I am grateful to my brother Mahdi Lock for drawing my attention to the irregular nature of the addition “and every error is in the Fire” at the end of hadith 28 in the Arabic text and in my translation of Imam an-Nawawi’s commentary on his collection of forty, published as The Complete Forty by Ta-Ha Publishers Ltd., London.
The edition from which I translated, that of ‘Abdullah Ibrahim al-Ansari published by Maktabah Jiddah, does have this addition as does both the Arabic text and the translation in the edition by Ezzeddin Ibrahim and Denys Johnson Davies. However, no other copy of the Forty Hadith that Mahdi or I could find contained this phrase.
Imam an-Nawawi cites the hadith as originating in the collections of Abu Dawud and at-Tirmidhi, but again in the editions I have of these I could not find this extra phrase. Nor when going through the major encyclopaedic collections in which as-Suyuti and others tried to categorise all or most of the known hadith could I find this extra wording. I looked in Jam‘ al-Jawami‘, Kanz al-‘Ummal, Majma‘ az-Zawa’id, Kashf al-Khafa etc., and found no trace of this wording.
Imam Ibn Rajab also commented on the same hadith in his Jami‘ al-‘Ulum wa’l-Hikam, which is published in my translation by Turath Publishing Ltd. as The Compendium of Knowledge and Wisdom, but the Arabic texts of that work do not contain these words, and in his very extensive discussion of the various narrations of the hadith, Imam Ibn Rajab does not even mention this as a possible variant narration. Somehow, the error has also erroneously crept into my translation of the above book.
Sidi Mahdi Lock told me that when he studied the Forty with Sheikh Haytam Tamim of Lebanon at Leeds University, Shaykh Haytam said that this phrase is a shadhdh or irregular variant reading.
The only narration that we have been able to trace is in the book of an-Nasa’i. Even though the author of Kashf al-Khafa ascribes it to Muslim, Imam Ahmad and Ibn Majah, it does not contain this phrase in those narrations as far as we have been able to ascertain. The version of an-Nasa’i is as follows:
From Jabir ibn ‘Abdullah who said: The Messenger of Allah, may Allah bless him and grant him, peace used to say in his khutbah, praising and extolling Allah as He is worthy, and then he would say: “Whomever Allah guides then there is no one to mislead, and whomever He misleads then there is no guide for him. The truest discourse is the Book of Allah, and the best way of proceeding is the way of Muhammad. The worst of matters are those that are newly introduced, and every newly introduced matters is an innovation, and every innovation is an error and every error is in the Fire.” Then he would say: “I have been sent – I and the Hour – like these two,” and when he mentioned the Hour the high parts of his cheek used to redden and his voice would become louder and his anger severe as if he were warning about an army, ‘It has come to you in the morning! It has come to you in the evening!'” Then he would say: “Whoever has left wealth then it is for his family, and whoever has left a debt or people in poverty then it is to me or I am responsible for it, and I have more right to the believers.”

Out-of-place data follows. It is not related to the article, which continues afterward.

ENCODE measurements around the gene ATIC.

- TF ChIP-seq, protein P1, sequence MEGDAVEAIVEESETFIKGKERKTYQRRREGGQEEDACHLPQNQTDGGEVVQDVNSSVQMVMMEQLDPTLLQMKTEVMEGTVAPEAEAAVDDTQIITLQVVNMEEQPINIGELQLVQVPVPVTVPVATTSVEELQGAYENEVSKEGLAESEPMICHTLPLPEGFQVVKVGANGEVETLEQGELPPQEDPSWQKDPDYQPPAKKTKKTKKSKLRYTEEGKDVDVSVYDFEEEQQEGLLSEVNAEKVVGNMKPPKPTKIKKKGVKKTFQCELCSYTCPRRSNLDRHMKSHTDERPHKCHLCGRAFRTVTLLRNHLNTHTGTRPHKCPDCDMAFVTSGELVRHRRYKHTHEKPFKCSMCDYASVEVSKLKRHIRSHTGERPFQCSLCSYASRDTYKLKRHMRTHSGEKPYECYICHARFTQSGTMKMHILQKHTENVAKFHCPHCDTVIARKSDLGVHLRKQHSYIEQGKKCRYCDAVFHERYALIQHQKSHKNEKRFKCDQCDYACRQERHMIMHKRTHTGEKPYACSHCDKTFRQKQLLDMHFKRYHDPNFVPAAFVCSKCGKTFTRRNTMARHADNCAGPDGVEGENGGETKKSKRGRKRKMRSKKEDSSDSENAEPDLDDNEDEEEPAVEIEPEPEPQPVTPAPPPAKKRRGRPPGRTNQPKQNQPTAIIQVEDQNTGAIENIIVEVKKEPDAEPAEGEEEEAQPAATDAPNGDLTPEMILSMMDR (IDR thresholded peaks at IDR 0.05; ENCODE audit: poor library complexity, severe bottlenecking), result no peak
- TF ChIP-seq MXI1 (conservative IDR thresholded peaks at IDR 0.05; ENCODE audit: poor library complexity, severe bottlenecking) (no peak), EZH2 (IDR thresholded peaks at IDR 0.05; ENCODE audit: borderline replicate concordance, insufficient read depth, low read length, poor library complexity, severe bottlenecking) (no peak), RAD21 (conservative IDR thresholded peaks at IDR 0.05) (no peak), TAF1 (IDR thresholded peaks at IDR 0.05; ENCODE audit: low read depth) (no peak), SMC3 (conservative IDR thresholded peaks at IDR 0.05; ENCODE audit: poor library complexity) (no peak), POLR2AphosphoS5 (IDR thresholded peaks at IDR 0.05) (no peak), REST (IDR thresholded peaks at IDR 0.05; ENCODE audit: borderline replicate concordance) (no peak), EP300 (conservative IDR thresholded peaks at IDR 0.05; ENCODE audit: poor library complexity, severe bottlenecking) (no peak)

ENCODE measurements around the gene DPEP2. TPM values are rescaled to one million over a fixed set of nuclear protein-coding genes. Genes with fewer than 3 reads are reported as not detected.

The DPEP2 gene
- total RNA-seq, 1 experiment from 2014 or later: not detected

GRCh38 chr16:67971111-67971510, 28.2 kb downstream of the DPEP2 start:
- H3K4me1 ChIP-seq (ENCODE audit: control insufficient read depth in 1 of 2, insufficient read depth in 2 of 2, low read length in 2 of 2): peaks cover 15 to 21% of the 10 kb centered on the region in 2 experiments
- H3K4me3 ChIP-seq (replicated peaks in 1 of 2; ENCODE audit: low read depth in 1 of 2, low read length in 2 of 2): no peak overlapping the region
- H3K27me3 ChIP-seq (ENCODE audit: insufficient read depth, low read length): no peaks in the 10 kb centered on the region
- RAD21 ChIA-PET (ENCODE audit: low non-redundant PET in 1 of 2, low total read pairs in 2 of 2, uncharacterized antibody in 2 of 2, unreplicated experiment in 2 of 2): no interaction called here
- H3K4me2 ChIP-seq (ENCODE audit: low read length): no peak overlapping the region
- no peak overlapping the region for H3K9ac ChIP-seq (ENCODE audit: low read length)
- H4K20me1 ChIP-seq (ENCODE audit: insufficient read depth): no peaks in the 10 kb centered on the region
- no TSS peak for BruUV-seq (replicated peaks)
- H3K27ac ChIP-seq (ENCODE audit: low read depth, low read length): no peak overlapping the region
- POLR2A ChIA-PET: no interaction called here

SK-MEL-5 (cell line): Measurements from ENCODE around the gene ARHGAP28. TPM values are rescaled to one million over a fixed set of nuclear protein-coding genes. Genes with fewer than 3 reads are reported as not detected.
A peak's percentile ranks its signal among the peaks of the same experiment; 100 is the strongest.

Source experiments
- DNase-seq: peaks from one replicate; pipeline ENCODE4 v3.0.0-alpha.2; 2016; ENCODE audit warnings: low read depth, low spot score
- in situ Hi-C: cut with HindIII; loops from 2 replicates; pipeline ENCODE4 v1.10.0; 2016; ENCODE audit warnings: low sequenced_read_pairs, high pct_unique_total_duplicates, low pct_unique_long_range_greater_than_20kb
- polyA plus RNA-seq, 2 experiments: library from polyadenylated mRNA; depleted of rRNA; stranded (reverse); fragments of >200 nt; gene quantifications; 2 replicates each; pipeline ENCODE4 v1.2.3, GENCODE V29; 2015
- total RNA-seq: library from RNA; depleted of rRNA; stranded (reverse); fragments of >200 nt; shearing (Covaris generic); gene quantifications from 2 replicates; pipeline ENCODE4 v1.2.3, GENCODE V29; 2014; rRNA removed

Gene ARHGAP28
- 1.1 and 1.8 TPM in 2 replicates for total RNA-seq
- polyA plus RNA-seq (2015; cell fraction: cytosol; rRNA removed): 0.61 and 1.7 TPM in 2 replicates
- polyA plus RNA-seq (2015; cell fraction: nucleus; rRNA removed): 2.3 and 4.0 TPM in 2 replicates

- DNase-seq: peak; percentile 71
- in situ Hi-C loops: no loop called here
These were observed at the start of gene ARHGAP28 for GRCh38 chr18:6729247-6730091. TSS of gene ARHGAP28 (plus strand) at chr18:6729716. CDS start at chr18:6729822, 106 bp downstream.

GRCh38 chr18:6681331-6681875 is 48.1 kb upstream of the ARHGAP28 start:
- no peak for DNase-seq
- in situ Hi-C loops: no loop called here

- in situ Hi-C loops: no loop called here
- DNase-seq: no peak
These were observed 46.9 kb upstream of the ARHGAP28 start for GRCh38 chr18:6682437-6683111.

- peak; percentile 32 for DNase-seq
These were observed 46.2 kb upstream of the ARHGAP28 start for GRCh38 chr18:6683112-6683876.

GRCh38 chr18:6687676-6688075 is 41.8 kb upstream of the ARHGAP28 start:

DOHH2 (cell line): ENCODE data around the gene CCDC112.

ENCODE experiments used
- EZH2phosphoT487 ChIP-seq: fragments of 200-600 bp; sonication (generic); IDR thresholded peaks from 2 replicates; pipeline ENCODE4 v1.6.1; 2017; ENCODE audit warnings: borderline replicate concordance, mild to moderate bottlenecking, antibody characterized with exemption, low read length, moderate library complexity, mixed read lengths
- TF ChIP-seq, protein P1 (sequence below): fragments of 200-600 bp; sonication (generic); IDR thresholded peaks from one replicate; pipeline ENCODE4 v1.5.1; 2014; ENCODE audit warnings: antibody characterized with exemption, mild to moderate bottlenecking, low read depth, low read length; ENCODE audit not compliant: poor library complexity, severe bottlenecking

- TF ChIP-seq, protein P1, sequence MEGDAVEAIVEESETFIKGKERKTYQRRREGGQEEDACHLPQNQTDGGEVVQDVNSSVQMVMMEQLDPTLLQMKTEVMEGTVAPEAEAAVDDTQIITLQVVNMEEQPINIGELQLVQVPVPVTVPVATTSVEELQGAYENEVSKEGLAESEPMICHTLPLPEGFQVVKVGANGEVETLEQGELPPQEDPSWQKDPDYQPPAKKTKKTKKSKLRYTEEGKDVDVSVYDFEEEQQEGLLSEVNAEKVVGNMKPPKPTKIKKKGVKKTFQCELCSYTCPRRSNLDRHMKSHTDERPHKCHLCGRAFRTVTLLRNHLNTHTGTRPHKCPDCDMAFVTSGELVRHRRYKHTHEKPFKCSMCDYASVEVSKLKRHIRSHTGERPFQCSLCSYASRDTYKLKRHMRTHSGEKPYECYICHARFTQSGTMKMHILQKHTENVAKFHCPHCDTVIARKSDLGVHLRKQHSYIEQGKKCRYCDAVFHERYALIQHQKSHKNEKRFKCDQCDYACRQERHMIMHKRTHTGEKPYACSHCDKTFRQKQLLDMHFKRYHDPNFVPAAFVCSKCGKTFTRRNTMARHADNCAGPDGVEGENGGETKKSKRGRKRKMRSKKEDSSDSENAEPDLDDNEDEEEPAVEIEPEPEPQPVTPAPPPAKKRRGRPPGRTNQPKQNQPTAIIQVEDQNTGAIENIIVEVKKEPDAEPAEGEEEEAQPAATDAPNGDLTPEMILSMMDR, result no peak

Perhaps that since this is the only narration of this hadith that mentions these four words, that this is the reason that Sheikh Haytam regarded it as irregular. And Allah knows best.
Shaykh Ibn Taymiyyah said in his Majmu‘ al-Fatawa:
…and he did not say: “And every error is in the Fire,” for on the contrary, those who intend the truth may err from the truth although they have exerted (ijtihad) themselves to find the right way in their quest but were incapable of it, and so will not be punished. They may do some of what they have been ordered to do and will thus have a reward for their exertion (ijtihad), whereas the mistake in which they erred from the reality of the matter is forgiven. Many of the people of ijtihad of the salaf and the later generations have said and done things that were innovation without knowing that they were innovations, either because of weak hadith which they thought to be sahih or because of ayats from which they understood something that was not meant by them or because of a view they held on the matter whereas there were texts on the issue that had not reached them. When a man fears his Lord as much as he is able then he is comprised in His saying: “Our Lord do not take us to task if we forget or make a mistake,” (Surat al-Baqarah: 285). And there is in the Sahih that Allah said: “I have done so.”
The proper translation of hadith 28 is now:
28. Taqwa of Allah, Hearing and Obedience
Abu Nahih al-‘Irbad ibn Sariyah, may Allah be pleased with him, said, “The Messenger of Allah, may Allah bless him and grant him peace, admonished us with an admonition by which the hearts became frightened and the eyes flowed with tears, so we said, ‘Messenger of Allah, it is as if it were a farewell admonition, so advise us.’ He said, ‘I advise you to have taqwa of Allah, mighty is He and majestic, and to hear and obey even if a slave is given command over you. Whoever of you lives will see many disagreements, so you must take hold of my Sunnah and the Sunnah of rightly guided khulafa’ who take the right way. Bite on it with the molar teeth. Beware of newly introduced matters, for every newly introduced matter is an innovation, and every innovation is a going astray.” Abu Dawud and at-Tirmidhi narrated it and he [at-Tirmidhi] said, “A good sahih hadith.”